September used to mean buying textbooks. Now, we're all about stocking up on the new crop of fall cookbooks. Here are the books that have us aching to get into the kitchen.
Noma-philes, get ready to geek out for not one book, but three, from René Redzepi, chef at the now legendary Noma in Copenhagen. A Work in Progress ($40; pictured above) is three volumes packaged together: a cookbook of 100 recipes divvied by month; a super voyeuristic diary written by Redzepi; and third, a collection of Polaroid-style snapshots.
Plan your next Sunday feast around Suzanne Goin's The A.O.C. Cookbook ($25). Its recipe inspiration comes from the small plates at her sophomore Los Angeles restaurant (duck sausage with candied kumquats, and roast curried cauliflower), reinterpreted as main courses for the home cook.
Daniel Patterson says in his new book Coi ($50) that "most of the recipes, in their entirety, would be too labor-intensive or troublesome to make outside of a professional kitchen." Why bother? Pure, unadulterated inspiration. Each recipe is accompanied by a thought-provoking essay and gorgeous photos.
New Orleans golden boy John Besh is back with Cooking From the Heart ($40), a collection of 140 recipes that span his cooking education, from his travels in Europe to training under Southern chefs.
We're totally crushing on Alex Atala's heartfelt and gorgeous love letter to the people and ingredients behind his modern Brazilian cuisine. In D.O.M: Rediscovering Brazilian Ingredients ($50), Atala may very well do for Brazilian ingredients what David Chang did for Korean ones.
One of NYC's most iconic restaurants for nearly 20 years, Gramercy Tavern had never released a cookbook until now. Complete with a history by uber-restaurateur Danny Meyer, The Gramercy Tavern Cookbook ($50) spans the New American favorite's dishes, both classic and new.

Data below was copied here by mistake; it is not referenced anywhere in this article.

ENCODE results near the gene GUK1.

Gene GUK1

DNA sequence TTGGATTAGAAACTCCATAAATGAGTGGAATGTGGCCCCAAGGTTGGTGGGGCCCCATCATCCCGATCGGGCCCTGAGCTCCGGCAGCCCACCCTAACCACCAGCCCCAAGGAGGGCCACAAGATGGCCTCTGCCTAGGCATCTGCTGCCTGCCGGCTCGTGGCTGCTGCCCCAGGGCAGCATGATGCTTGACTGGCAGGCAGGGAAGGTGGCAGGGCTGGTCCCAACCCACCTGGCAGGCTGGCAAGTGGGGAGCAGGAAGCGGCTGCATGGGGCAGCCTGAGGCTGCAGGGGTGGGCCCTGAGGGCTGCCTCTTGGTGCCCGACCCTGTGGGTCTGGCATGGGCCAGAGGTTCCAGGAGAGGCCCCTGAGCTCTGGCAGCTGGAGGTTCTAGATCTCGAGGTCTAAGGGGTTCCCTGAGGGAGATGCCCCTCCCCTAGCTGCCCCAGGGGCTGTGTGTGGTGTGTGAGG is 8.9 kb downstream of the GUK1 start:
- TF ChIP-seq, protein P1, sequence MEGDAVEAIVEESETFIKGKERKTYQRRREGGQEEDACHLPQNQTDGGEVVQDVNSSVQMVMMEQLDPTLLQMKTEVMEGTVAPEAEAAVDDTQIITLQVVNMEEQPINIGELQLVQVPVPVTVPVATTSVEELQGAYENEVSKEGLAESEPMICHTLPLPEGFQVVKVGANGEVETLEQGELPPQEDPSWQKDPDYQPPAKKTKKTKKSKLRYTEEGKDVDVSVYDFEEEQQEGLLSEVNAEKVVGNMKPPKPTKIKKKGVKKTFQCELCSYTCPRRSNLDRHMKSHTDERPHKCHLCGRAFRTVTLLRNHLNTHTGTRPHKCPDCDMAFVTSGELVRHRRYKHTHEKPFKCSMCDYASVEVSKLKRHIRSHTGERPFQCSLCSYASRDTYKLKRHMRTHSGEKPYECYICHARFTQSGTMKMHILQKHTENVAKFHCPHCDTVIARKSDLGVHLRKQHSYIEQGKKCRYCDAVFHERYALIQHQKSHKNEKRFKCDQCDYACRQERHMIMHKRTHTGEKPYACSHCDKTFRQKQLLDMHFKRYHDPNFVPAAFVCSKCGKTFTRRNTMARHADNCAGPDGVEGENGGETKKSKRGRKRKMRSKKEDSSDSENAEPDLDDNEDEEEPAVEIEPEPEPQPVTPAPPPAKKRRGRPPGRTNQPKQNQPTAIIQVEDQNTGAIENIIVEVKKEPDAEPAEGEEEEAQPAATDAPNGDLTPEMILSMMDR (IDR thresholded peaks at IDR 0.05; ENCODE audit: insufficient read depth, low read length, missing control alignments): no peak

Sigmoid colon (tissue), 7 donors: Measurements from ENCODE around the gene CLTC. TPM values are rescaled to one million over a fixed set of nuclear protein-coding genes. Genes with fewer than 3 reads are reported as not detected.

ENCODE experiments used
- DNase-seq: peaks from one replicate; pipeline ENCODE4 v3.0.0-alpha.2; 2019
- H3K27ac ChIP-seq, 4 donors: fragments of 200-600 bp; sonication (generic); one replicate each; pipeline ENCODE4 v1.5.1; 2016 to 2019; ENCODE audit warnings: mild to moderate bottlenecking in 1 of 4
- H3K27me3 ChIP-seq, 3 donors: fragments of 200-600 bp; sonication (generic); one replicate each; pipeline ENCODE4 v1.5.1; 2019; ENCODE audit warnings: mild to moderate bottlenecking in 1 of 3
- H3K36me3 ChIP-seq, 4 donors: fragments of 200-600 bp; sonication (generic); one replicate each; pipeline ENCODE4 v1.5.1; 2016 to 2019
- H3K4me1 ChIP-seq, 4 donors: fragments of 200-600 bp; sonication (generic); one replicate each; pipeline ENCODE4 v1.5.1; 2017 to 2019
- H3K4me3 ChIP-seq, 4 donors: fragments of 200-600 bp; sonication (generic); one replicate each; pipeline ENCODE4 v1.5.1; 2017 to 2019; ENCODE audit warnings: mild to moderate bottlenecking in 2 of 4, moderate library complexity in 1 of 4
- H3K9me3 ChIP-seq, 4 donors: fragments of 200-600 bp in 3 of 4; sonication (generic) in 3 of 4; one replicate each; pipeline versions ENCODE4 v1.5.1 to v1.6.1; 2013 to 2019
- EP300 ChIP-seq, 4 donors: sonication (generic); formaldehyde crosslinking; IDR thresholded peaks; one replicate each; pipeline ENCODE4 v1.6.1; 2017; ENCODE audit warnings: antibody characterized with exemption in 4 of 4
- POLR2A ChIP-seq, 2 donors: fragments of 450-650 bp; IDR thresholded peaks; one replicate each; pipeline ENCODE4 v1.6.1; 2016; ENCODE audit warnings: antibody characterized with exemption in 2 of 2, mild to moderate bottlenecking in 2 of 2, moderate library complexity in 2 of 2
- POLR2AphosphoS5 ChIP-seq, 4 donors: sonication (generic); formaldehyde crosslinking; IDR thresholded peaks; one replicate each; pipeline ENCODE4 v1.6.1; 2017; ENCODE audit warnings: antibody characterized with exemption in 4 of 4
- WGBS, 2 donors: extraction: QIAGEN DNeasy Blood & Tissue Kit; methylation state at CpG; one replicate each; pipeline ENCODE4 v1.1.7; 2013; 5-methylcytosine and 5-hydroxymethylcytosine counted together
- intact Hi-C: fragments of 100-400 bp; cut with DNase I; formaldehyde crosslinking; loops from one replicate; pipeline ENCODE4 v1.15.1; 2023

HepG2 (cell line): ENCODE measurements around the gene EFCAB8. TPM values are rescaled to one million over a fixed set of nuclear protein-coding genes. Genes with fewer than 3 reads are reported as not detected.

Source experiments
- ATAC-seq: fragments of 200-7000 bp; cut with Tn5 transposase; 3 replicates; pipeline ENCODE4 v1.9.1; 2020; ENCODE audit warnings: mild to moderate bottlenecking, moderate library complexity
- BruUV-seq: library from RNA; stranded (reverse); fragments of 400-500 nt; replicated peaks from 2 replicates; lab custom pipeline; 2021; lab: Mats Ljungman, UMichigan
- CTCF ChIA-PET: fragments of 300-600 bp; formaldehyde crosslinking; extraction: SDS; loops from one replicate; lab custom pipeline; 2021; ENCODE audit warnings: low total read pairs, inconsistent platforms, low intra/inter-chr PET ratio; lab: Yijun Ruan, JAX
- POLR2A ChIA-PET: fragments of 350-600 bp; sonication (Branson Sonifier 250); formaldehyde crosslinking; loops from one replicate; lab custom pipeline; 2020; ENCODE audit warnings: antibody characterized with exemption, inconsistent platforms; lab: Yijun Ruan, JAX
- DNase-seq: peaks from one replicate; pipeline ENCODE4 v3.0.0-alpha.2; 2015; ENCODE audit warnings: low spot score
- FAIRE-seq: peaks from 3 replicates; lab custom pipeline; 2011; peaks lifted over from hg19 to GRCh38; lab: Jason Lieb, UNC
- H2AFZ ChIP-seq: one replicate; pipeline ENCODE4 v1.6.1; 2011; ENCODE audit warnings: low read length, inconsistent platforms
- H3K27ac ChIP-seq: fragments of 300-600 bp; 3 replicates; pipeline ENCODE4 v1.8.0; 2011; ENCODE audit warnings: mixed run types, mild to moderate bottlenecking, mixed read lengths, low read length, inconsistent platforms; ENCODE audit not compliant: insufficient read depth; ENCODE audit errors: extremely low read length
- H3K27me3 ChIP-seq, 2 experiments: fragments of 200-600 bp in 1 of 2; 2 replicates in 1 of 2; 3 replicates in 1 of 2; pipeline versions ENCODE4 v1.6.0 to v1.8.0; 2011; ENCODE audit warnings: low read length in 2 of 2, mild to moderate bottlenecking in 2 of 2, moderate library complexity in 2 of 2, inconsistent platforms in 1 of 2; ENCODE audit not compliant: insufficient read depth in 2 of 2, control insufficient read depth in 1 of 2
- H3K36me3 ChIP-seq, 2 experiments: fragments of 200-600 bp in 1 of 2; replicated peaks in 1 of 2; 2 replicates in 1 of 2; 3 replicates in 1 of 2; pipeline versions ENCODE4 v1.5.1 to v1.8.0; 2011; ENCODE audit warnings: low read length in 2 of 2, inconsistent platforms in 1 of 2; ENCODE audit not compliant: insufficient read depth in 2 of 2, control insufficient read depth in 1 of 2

His restaurant opening in New York City this fall is already being hailed as the Second Coming of Ramen, so we can't wait to get our hands on a copy of Ivan Orkin's Ivan Ramen ($30) cookbook. Happy slurping.
One of our favorite Japanese chefs, Tadashi Ono, is at it again with food writer Harris Salat. Japanese Soul Cooking ($28) is a thoughtfully written and beautifully shot exploration of the home-style foods that have become everyday favorites, like ramen, soba and okonomiyaki.
The fall's most rock-and-roll memoir slash culinary manifesto comes from Roy Choi, the rough-and-tumble genius behind L.A.'s Korean taco-wielding Kogi food truck (and arguably the chef that launched the whole food-on-wheels trend). Expect a litany of culture-crunching food talk in L.A. Son: My Life, My City, My Food ($30).
David Kinch devotees have been awaiting a cookbook for years; his Manresa: An Edible Reflection ($50), written with Christine Muhlke, puts on the page the beauty and artistry you would find on a tasting menu at his Los Gatos, California restaurant. Flowering coriander ice, risotto without rice, confit melon soup: It's all in there.
Food writer and cookbook author Anya Von Bremzen's Mastering the Art of Soviet Cooking ($26) offers poignant, funny and tear-inducing tales of her childhood in Russia. Expect Soviet-era longing and a choice few choice recipes, each marking a decade of the bygone era.
Langdon Cook's The Mushroom Hunters ($26) is a behind-the-scenes look at the territorial cat-and-mouse games played by funghi foragers across the country. It's a fascinating look into the shrouded and often dangerous pursuit of the tasty things that grow in the dark.
It's not new, but it's new to us. After poring over Jerusalem last year, and Plenty before that, we're delighted that Yotam Ottolenghi and Sami Tamimi's Ottolenghi: The Cookbook ($35) is being released Stateside this fall. We'll be making dishes like eggplant-wrapped ricotta gnocchi nonstop in the months to come.
All we had to do was see the title of Oxford, Mississippi chef John Currence's upcoming book--Pickles, Pigs & Whiskey ($40)--and we knew it would earn a place on our bookshelf. Organized by down-home technique, such as Slathering and Brining/Smoking, we consider it one of the new classics in Southern food.
Two words: those wings. Andy Ricker of Pok Pok and Pok Pok Ny explores Vietnamese home and street cooking in Pok Pok ($35).
You may not be able to wait for hours at the Bushwick, Brooklyn pizzeria--or shell out gobs of cash for dinner at the adjoining Blanca--but now you can get inspiration, both thin-crust and otherwise, from the Roberta's Cookbook ($35).
Scott Conant has been on the forefront of New York City's New Italian movement for years. The Scarpetta Cookbook ($35) shares recipes from his stylized Meatpacking District restaurant, including, yes, the infamous spaghetti with tomato sauce.
The first was all about desserts; the second, bread. In Tartine Book No. 3 ($40), bread-baking guru Chad Robertson explores baking with whole grains.
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